Growing up in North Central Wisconsin, I remember white seas
of trilliums carpeting the ground in the woods. I recently discovered that there is a Western trillium
in WA state, so last week I went on a hunt. My husband, Ted, and I went on three hikes, based on trip
reports of trillium sightings.
Much to my excitement, we found the flowers, beautiful amongst the
ferns; however, it was more like hunting Easter eggs than looking at a white
The surrounding forest, however, was beautiful, with big,
mossy trees, green ferns, and even some rhododendrons waiting to bloom.
Trip planning centered on the perennial search for
I have an old
book published by the Mountaineers entitled “Accessible Trails in Washington’sBackcountry,
” but it is over 20 years old and hasn’t been updated (no, I am not
detail-oriented enough to want to do so!).
The Washington Trails Association
has a wonderful,
searchable database of trails, so my next step was to search online and to
remember personal sightings.
Our first hike was on the Boulder River Trail
off of the Mountain Loop Highway.
It was listed as recommended for families with children.
I think WA children must be superstar hikers, since the trail turned out to be not so wheelchair-accessible, traversed by me only with serious assistance from my own personal superman (Ted), as we went up steep and rocky hills and faced three daunting challenges.
The first was a steep dip into and out of a gully about five feet deep.
That was successfully crossed with help from a passing hiker.
The second was another steep gully – this one not quite a steep but lacking a solid path across.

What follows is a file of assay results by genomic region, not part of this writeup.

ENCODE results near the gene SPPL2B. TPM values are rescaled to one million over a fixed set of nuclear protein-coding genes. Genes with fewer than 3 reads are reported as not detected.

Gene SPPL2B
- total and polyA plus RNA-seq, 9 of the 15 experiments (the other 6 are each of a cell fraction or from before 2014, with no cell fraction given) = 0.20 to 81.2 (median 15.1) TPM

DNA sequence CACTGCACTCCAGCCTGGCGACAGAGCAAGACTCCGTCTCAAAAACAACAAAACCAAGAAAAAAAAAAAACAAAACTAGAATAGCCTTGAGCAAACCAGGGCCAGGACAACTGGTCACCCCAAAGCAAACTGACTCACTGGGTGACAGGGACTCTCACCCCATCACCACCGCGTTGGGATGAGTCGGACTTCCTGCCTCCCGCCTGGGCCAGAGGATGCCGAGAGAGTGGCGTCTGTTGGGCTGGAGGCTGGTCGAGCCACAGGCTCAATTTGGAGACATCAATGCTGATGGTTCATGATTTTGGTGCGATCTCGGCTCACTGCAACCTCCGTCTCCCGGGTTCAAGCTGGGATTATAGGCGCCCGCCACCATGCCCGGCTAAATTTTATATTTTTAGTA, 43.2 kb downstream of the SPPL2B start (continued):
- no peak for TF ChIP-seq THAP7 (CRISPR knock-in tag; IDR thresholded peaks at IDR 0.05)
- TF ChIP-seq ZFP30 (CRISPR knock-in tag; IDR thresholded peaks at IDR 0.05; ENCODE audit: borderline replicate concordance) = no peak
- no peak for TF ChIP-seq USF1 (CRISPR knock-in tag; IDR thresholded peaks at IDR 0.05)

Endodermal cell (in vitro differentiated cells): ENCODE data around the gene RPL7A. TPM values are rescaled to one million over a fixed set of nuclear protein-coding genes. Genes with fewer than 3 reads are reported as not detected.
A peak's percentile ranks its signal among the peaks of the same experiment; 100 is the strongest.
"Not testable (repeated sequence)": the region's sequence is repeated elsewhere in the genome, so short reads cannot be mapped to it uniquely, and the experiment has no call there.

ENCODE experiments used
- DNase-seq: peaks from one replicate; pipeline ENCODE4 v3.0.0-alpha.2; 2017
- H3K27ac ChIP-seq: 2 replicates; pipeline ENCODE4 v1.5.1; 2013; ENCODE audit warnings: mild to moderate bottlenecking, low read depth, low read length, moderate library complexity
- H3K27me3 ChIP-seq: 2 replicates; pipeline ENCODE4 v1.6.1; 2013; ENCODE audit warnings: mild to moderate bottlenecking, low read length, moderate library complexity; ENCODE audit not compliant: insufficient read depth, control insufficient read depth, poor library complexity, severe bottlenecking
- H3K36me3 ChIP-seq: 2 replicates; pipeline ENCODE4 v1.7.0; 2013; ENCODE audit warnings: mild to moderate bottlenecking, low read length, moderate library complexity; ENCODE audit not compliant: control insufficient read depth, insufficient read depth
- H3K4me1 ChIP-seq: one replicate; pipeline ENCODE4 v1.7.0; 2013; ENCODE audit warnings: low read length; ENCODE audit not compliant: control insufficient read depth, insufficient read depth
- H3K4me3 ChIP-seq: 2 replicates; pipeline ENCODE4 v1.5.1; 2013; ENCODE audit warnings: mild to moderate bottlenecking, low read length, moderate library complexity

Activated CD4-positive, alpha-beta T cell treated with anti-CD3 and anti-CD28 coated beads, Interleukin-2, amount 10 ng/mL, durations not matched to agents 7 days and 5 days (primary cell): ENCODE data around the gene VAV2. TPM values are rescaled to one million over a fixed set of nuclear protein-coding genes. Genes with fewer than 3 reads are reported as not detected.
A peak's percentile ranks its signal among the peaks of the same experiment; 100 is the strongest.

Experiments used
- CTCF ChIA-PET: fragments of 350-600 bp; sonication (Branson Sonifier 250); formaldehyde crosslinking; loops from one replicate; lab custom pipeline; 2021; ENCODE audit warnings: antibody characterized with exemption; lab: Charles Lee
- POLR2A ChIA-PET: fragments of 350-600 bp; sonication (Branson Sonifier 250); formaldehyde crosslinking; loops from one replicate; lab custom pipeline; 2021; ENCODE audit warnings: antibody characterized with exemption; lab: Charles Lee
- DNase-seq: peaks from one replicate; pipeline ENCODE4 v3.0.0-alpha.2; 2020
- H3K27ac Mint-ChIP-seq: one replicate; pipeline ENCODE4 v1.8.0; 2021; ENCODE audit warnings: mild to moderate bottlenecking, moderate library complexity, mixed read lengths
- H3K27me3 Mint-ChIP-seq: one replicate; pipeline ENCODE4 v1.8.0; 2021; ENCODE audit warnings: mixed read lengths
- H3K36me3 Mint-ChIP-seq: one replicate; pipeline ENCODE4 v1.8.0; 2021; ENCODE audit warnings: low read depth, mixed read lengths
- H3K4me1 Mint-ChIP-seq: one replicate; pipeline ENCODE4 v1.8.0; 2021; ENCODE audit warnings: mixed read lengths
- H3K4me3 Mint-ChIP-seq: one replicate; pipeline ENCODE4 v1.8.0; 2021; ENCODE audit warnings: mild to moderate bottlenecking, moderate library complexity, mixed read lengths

Continuation was accomplished thanks to Ted’s bridge-building skills and physical stability.
The third challenge was, unfortunately, insurmountable – a large, uneven rock taking up most of the uphill trail that was already narrow and bounded on both sides with obstacles (one side being a steep cliff).
Unfortunately, I wasn’t able to make it to the waterfall on that trail, but I did accomplish my goal of finding trilliums and hiking in the woods.
|The trail wins -- my turnaround point!|
The second trail was out of the Hamma Hamma Campground
the Olympic Peninsula. Ted had spotted it on a previous backcountry expedition
and thought it might work.
greeted with trilliums, and we actually managed to complete the trail – but only
with a lot of pushing by Ted and by taking the road (rather than the trail) on
the second half.
One of my scariest
moments occurred on this trail, when I was on a narrow trail right next to and
slanted toward the icy river, with my feet strapped in.
The third hike was the result of a WTA trip report that
described trilliums and a trail that an elderly father was able to hike.
On the trail to Murhut Falls
Olympic Peninsula, we again hiked through beautiful mossy woods with a few
And we again hiked up
steep, rocky hills that I could never have managed by myself.
I got to see the waterfall at the
end only because we ditched the wheelchair at the edge of the trail (much to
the following hikers’ consternation), and Ted carried me on his back over a 12”
root and up a steep, rocky, narrow trail to the lookout.
|Could not get over or around this root|
|So we ditched the wheelchair and Ted carried me on his back up the trail|
|Which allowed me to enjoy the waterfall from the lookout |
So, I will continue my search for appropriate trails. In the meantime, thanks to Ted and my
Freedom Chair, I’ll enjoy the challenge of these non-accessible trails, the joy
of being in the woods, and the occasional trillium.